Presse: Jakarta Globe (anglais)

By J-Philippe

1 February 2012

All the versions of this article:
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Jakarta Globe, le mer­credi 4 jan­vier 2012

Through pain­ting, one French artist has
dis­co­ve­red a window into Balinese life


Report Katrin Figge

Rhapsody For the Otherness

Born in a pro­vin­cial vil­lage near Orleans in 1969, Bali-based French artist Jean-Philippe Haure never ima­gi­ned that some­day he would ven­ture to a foreign coun­try and wind up staying there for more than two deca­des. But life takes unex­pec­ted turns, and Haure, whose pain­tings are cur­rently exhi­bi­ted at One East Arts pace in Singapore, has put down roots in Bali. In fact, he feels so much at home in the tro­pi­cal para­dise that he insis­ted on ans­we­ring ques­tions in Indonesian for this inter­view. "It is easier for me," Haure said, "Indonesian has been my eve­ry­day lan­guage for 20 years now."


As a tee­na­ger, Haure was admit­ted to the renow­ned Ecole Boulle, an art school in Paris. "At the age of 15, I began a new life in Paris, far away from my vil­lage", he recal­led. "In Paris, I missed my home and my friends, but I recei­ved the edu­ca­tion that I needed." Upon gra­dua­ting five years later, Haure deci­ded to drop art and joined the monas­tery of St. Benoit sur Loire. "In 1991, the head of the monas­tery deci­ded that ins­tead of mili­tary ser­vice, at that time still com­pul­sory in France, I would be sent to Bali to help build a craft school in Gianyar," Haure said.


"After three years of wor­king with the school, the prin­ci­pal was relo­ca­ted to Cambodia and I deci­ded to conti­nue deve­lo­ping the school, tur­ning it into a small ver­sion of the ’Ecole Boulle.’" Simultaneously, Haure began to focus again on his own artis­tic oeuvre and qui­ckly was invi­ted to par­ti­ci­pate in art exhi­bi­tions, where he recei­ved posi­tive res­pon­ses. His pain­tings, many of which depict the figu­res of Balinese women, radiate tran­qui­lity and a cer­tain gent­le­ness. Combining beauty and spi­ri­tua­lity, they are simul­ta­neously figu­ra­tion and abs­trac­tion. "Here is an artist who is obviously not inte­res­ted in formal consi­de­ra­tions ... but by an endea­vor, one should almost say an urge, to express what is to him the pris­tine and the pure, which he finds best embo­died in Bali, and in the Balinese woman," French writer and art critic Jean Couteau, also based in Bali, writes in the exhi­bi­tion’s cata­log. This is "not because they are icons, but because both are to him the best avai­la­ble mani­fes­ta­tion of this ideal, in their natu­ral ges­tu­res and femi­nine sim­pli­city."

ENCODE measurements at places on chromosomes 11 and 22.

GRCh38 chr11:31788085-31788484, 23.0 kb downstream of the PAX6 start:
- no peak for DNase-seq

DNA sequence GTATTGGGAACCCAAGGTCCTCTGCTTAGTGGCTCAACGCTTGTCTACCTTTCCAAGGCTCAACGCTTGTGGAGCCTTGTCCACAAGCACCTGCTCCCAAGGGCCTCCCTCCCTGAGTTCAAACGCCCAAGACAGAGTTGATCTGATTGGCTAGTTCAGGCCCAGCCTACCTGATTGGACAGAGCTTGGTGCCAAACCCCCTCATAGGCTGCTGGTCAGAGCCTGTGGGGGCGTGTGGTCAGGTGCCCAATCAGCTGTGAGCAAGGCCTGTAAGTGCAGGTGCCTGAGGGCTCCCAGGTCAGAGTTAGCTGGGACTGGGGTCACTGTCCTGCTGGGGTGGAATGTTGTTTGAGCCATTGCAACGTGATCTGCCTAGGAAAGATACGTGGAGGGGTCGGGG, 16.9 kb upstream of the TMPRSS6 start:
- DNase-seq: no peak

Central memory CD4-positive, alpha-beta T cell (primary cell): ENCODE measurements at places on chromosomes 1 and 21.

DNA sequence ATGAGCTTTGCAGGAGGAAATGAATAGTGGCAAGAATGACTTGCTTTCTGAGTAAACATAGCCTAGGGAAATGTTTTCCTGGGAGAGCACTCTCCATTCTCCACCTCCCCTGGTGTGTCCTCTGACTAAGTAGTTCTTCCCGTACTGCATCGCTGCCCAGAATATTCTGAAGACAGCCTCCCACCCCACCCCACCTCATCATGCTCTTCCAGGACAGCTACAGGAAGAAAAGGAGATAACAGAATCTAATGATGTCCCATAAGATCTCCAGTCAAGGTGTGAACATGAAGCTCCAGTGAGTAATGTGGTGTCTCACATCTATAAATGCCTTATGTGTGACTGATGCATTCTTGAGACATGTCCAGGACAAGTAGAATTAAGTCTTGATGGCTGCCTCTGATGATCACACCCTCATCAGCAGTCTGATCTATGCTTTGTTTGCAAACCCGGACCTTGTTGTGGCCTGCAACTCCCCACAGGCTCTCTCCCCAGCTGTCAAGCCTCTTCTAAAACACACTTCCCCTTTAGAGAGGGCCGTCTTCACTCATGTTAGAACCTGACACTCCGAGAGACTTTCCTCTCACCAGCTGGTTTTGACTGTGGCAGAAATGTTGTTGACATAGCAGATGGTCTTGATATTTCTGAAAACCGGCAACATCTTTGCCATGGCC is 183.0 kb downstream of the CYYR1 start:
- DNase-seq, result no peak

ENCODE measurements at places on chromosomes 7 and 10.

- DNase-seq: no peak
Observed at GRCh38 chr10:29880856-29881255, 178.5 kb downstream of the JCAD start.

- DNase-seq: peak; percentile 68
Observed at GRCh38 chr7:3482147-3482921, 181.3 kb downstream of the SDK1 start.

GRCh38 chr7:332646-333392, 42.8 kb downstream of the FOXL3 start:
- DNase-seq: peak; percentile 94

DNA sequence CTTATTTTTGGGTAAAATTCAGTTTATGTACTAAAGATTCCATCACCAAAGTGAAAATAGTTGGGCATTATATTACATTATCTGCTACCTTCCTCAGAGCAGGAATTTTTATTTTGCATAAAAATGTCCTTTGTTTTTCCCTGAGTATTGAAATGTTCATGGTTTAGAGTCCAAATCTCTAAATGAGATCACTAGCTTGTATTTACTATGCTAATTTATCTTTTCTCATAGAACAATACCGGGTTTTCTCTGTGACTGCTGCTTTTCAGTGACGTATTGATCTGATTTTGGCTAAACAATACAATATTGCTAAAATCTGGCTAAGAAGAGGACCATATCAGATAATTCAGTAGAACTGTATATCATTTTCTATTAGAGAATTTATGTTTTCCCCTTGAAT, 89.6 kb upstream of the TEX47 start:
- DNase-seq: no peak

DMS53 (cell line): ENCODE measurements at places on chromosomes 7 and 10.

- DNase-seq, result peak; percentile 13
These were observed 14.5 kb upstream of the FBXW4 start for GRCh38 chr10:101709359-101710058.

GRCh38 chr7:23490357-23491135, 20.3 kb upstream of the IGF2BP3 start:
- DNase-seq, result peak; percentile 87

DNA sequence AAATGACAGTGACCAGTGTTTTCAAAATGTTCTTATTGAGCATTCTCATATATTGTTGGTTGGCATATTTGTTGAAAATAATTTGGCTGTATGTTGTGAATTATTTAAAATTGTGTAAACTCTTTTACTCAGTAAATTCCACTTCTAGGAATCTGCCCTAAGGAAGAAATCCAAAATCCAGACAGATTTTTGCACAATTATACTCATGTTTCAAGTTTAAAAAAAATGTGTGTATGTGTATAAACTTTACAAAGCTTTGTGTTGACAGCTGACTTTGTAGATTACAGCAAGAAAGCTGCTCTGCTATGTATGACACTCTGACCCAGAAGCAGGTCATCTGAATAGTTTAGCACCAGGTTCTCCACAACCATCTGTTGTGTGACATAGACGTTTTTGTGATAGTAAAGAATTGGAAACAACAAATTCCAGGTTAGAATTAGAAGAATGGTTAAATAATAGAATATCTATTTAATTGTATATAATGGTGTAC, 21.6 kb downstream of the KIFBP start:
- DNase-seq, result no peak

If Haure "had been born in 15th cen­tury Italy," Couteau wrote, "he would pro­ba­bly have pain­ted Madonnas and Tuscan land­sca­pes, the ideals of pain­ting of that time." Haure said that, by pain­ting actual human beings, he found it easier adapt to Bali and his new sur­roun­dings. His art helped him unders­tand the locals better. ’’I always want to find out who the person in front of me is," he said.



Jean-Philippe Haure, Ball-based artist However, it is not only the mere pain­ting that cat­ches the eye when it comes to Haure’s art­works; the beau­ti­ful frames are just as stri­king. Haure said that for years, he would buy ordi­nary frames for his pain­tings, and that even though he always tried to choose ones that com­pli­men­ted his art­work, he always felt there was some­thing mis­sing. That’s why he deci­ded to simply make the frames him­self. "Three years ago, I made a frame fol­lo­wing a dif­fe­rent idea and concept," Haure said, adding that the posi­tive res­ponse by those who saw the frame in his studio convin­ced him to create a
whole col­lec­tion of pain­tings ador­ned by his own frames.


’’For two and a half years, I worked on all the frames in the after­noon, while in the mor­nings I conti­nued to paint as usual," he conti­nued. Haure’s frames all fea­ture floral pat­terns. Completing one frame, inclu­ding the car­ving and guil­ding, can take up to one and a half months. The time and effort inves­ted in his pain­tings, the pains­ta­king work on every detail of the frames, as well as the unique jour­ney that took Haure to Bali, make the Frenchman stand out from other Western pain­ters who indulge in the island’s exo­ti­cism.
And that is, accor­ding to Couteau, one of his most impor­tant and endu­ring strengths.


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